EGU Blogs

Divisions

CR
Cryospheric Sciences

For Dummies – How do wildfires impact permafrost? [OR.. a story of ice and fire]

For Dummies – How do wildfires impact permafrost? [OR.. a story of ice and fire]

Wildfire – like the ones observed in the Northwest Territories, Canada in 2014 (Fig. 1) – is a natural part of permafrost landscapes, but fires are expected to get more frequent and severe as the climate warms. This could accelerate the degradation of permafrost, with negative consequences on the local and global scale! We have a pretty good understanding of how permafrost responds to fire t ...[Read More]

GD
Geodynamics

The Sassy Scientist – Earthquake Exoteries Nr. VII

The Sassy Scientist – Earthquake Exoteries Nr. VII

Every week, The Sassy Scientist answers a question on geodynamics, related topics, academic life, the universe or anything in between with a healthy dose of sarcasm. Do you have a question for The Sassy Scientist? Submit your question here or leave a comment below. In a comment on a post about the key papers in geodynamics, the Curmudgeonly Commenter asked: Could you please point out some exceptio ...[Read More]

CR
Cryospheric Sciences

Ice-hot news: The IPCC Special Report on the Oceans and the Cryosphere under Climate Change

Ice-hot news: The IPCC Special Report on the Oceans and the Cryosphere under Climate Change

You have probably heard the name “Intergovernmental Panel on Climate Change (IPCC)” mentioned frequently over the last few years. The IPCC is the United Nations body for assessing science related to climate change and it publishes global assessment reports on this topic every 5 to 10 years. Due to the current urgency of the global climate crisis and the need for more information by decision makers ...[Read More]

GD
Geodynamics

The conundrum posed by data and models

The conundrum posed by data and models

A privilege of being an academic is the freedom to muse, staying faithful to the title of a PhD which is, after all, a doctor of philosophy. In his latest reflection on a topic of importance to all scientific disciplines, Dan Bower (CSH and Ambizione Fellow at the University of Bern) discusses the ambiguity that comes with the separation of data and models.   What are data? What are models? You ar ...[Read More]

NH
Natural Hazards

The bad, the good and the unpredictable: living with volcanoes / part 1

The bad, the good and the unpredictable: living with volcanoes     / part 1

Introduction Humans have existed and lived alongside volcanoes for as long as we have been on the planet. For some, this has been beneficial and often, in fact, we can see how indigenous knowledge finds a sustainable approach living with them. However, in some cases, societies cannot cope and are overwhelmed with volcanic eruptions.  There are many examples from archaeological studies dealing with ...[Read More]

Geochemistry, Mineralogy, Petrology & Volcanology

Can limestone digestion by volcanoes contribute to higher atmospheric carbon dioxide levels?

Can limestone digestion by volcanoes contribute to higher atmospheric carbon dioxide levels?

By Frances Deegan and Ralf Halama Carbon – the element on everyone’s lips. Carbon is unquestionably one of the most important elements on Earth – terrestrial life is carbon-based and so are many of our energy sources. From the perspective of a human time-scale, biological and anthropogenic (caused by human activity) carbon fluxes are very important (e.g. through industrial activity and burni ...[Read More]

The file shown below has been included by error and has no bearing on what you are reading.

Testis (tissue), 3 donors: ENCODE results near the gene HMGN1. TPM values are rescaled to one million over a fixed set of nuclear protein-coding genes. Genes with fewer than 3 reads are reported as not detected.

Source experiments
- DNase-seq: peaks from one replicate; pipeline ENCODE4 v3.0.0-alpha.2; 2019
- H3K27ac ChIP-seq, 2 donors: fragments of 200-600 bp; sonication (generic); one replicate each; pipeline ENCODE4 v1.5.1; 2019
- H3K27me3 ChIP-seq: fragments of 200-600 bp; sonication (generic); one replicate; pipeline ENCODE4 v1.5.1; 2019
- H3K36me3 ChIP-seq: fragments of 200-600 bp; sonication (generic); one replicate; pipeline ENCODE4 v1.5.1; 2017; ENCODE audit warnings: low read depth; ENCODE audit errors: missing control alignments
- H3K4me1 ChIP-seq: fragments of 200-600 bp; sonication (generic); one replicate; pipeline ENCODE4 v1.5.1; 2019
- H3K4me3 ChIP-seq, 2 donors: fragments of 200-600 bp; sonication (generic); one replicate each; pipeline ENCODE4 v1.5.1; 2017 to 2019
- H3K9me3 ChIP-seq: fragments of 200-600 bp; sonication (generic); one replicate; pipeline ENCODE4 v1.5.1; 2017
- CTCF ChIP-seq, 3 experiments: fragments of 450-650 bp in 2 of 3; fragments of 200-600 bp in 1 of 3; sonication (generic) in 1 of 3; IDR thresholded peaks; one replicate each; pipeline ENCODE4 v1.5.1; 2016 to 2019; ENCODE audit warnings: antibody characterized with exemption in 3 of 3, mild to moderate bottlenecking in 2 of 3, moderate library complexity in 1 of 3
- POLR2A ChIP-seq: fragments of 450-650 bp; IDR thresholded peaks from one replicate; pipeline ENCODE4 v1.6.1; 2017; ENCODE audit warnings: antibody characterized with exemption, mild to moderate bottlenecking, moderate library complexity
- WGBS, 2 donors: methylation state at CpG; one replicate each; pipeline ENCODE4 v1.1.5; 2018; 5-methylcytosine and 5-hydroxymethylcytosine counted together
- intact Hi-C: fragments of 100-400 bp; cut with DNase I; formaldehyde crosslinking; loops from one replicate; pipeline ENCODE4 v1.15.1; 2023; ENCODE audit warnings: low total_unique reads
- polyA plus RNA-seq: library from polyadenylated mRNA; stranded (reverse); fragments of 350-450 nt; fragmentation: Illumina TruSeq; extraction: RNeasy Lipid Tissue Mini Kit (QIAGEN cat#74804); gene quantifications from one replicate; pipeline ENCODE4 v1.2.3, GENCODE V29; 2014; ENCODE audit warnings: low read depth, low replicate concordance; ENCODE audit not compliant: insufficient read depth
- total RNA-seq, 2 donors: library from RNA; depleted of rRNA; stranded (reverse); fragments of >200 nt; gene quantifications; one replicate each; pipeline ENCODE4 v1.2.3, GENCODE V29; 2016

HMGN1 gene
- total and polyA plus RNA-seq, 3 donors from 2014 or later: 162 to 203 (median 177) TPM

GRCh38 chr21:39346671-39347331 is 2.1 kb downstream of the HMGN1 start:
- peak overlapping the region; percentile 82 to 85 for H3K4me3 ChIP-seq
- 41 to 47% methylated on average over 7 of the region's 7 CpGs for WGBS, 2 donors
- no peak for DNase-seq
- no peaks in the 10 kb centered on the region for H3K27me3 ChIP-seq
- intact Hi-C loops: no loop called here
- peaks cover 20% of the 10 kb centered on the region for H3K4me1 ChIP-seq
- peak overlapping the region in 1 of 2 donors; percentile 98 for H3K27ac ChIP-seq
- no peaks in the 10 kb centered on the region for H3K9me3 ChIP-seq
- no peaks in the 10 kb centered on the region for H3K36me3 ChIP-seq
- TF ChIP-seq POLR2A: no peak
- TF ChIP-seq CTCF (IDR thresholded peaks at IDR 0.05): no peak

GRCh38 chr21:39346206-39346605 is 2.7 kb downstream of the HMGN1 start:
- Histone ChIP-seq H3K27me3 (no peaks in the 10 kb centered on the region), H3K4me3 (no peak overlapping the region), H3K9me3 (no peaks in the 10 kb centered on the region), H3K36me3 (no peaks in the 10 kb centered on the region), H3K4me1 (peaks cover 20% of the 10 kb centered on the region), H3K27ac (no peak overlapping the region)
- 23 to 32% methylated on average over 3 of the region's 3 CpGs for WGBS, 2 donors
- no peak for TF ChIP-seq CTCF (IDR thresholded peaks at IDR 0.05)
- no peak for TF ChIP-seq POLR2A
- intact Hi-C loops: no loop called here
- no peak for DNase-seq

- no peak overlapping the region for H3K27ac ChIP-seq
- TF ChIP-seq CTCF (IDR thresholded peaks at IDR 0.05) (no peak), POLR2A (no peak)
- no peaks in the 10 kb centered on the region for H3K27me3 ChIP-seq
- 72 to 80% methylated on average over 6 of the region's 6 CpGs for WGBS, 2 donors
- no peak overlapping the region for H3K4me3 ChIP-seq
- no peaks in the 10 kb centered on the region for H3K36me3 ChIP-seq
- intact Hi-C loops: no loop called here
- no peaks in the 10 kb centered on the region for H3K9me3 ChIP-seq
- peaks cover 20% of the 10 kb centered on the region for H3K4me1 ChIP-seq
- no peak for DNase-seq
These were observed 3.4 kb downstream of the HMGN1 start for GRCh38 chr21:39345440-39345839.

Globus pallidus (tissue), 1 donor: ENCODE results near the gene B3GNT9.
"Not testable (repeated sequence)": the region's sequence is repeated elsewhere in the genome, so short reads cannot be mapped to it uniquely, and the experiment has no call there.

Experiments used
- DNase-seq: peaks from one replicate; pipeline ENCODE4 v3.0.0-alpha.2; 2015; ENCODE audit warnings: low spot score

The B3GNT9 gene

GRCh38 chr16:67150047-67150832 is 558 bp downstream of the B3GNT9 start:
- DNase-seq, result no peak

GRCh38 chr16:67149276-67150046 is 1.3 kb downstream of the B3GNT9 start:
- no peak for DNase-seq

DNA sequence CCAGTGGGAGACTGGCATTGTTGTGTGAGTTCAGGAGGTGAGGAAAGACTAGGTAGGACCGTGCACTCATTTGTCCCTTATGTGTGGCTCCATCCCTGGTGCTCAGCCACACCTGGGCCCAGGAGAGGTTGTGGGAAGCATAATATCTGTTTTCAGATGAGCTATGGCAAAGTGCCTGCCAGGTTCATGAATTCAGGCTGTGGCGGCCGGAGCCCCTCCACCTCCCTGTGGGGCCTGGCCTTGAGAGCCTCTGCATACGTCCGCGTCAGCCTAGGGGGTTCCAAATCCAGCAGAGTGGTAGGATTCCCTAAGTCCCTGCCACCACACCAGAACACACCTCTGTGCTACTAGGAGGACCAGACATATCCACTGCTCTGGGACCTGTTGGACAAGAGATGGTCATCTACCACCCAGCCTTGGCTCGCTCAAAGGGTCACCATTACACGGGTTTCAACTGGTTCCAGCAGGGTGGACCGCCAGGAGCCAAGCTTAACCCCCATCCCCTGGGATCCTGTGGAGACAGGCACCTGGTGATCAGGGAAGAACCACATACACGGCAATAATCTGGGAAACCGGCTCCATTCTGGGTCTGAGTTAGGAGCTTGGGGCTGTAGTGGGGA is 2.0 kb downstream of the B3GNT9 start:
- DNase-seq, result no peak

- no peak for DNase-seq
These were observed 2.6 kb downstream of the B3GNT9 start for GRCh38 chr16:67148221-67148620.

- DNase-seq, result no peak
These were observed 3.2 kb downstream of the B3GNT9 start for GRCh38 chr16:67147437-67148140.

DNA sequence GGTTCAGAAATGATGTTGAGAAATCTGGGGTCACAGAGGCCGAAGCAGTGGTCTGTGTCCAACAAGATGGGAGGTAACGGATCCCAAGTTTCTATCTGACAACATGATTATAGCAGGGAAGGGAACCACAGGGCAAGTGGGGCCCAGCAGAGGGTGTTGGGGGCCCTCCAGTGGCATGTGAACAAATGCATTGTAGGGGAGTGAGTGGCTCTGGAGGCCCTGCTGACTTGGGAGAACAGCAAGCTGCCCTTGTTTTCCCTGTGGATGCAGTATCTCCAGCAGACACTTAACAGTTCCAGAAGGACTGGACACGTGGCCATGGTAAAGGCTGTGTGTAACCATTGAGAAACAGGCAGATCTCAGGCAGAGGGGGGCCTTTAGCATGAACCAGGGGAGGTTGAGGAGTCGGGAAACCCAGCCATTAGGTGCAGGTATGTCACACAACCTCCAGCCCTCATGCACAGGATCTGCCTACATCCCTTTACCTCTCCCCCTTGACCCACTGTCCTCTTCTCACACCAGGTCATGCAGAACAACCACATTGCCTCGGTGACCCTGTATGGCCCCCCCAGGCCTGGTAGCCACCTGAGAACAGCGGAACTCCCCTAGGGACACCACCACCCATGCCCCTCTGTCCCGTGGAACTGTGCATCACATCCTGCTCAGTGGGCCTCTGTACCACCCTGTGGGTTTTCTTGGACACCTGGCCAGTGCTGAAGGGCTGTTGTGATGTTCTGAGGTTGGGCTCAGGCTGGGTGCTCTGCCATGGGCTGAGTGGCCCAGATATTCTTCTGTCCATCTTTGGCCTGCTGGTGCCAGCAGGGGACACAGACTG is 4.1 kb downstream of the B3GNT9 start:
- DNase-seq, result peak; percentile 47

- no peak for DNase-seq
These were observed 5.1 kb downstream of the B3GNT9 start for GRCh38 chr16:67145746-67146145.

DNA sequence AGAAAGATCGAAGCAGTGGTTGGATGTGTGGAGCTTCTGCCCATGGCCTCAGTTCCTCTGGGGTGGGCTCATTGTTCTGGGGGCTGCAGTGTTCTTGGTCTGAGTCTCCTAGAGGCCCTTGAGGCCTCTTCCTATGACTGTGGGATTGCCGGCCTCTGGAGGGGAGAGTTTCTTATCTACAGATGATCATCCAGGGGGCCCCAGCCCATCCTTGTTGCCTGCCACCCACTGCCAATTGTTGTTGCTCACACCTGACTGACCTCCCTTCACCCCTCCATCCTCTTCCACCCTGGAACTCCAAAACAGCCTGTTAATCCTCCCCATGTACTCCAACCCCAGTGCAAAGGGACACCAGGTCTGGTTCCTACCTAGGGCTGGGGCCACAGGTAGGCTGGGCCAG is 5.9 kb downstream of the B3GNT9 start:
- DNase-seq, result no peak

CR
Cryospheric Sciences

Cryo-adventures – Behind the scenes of cryo-fieldwork

Cryo-adventures – Behind the scenes of cryo-fieldwork

As the Arctic is warming faster than the global average, Arctic glaciers are rapidly melting. My research is about the fate of glacial organic carbon when the ice containing it melts. To investigate these processes, I travelled to several glaciers, an activity full of challenges… and rewards! My research Glacier ice covers about 11% of Earth’s land surface, and contains within it a globally ...[Read More]

TS
Tectonics and Structural Geology

Geothermal Energy and Structural Geology?

Geothermal Energy and Structural Geology?

Fieldwork is a necessity to expand the brain, to kick-start 3D thinking. Field studies with a specific application in mind have – until now – usually been geared towards hydrocarbon reservoirs. However, with the increasing use of the subsurface, for example for CO2 storage and geothermal energy, alternative field studies gain importance. Here, we will focus on geothermal energy, which is in ...[Read More]

GD
Geodynamics

The Sassy Scientist – Earthquake Exoteries Nr. VI

The Sassy Scientist – Earthquake Exoteries Nr. VI

Every week, The Sassy Scientist answers a question on geodynamics, related topics, academic life, the universe or anything in between with a healthy dose of sarcasm. Do you have a question for The Sassy Scientist? Submit your question here or leave a comment below. In a comment on a post about the key papers in geodynamics, the Curmudgeonly Commenter asked: Could you please point out some exceptio ...[Read More]

HS
Hydrological Sciences

Featured catchment series: Disentangling the ecohydrology of a tropical hotspot!

Featured catchment series: Disentangling the ecohydrology of a tropical hotspot!

Zhurucay Ecohydrological Observatory: Critical zone observations at the top of the Andes! A natural laboratory of tropical alpine ecohydrology Tropical alpine ecosystems, known as the Páramo, extend to high elevations (3,000-5,000 m a.s.l.) mainly through the northern Andes of South America from Venezuela to northern Peru. Given their geographical location and elevation, Páramo areas are exposed t ...[Read More]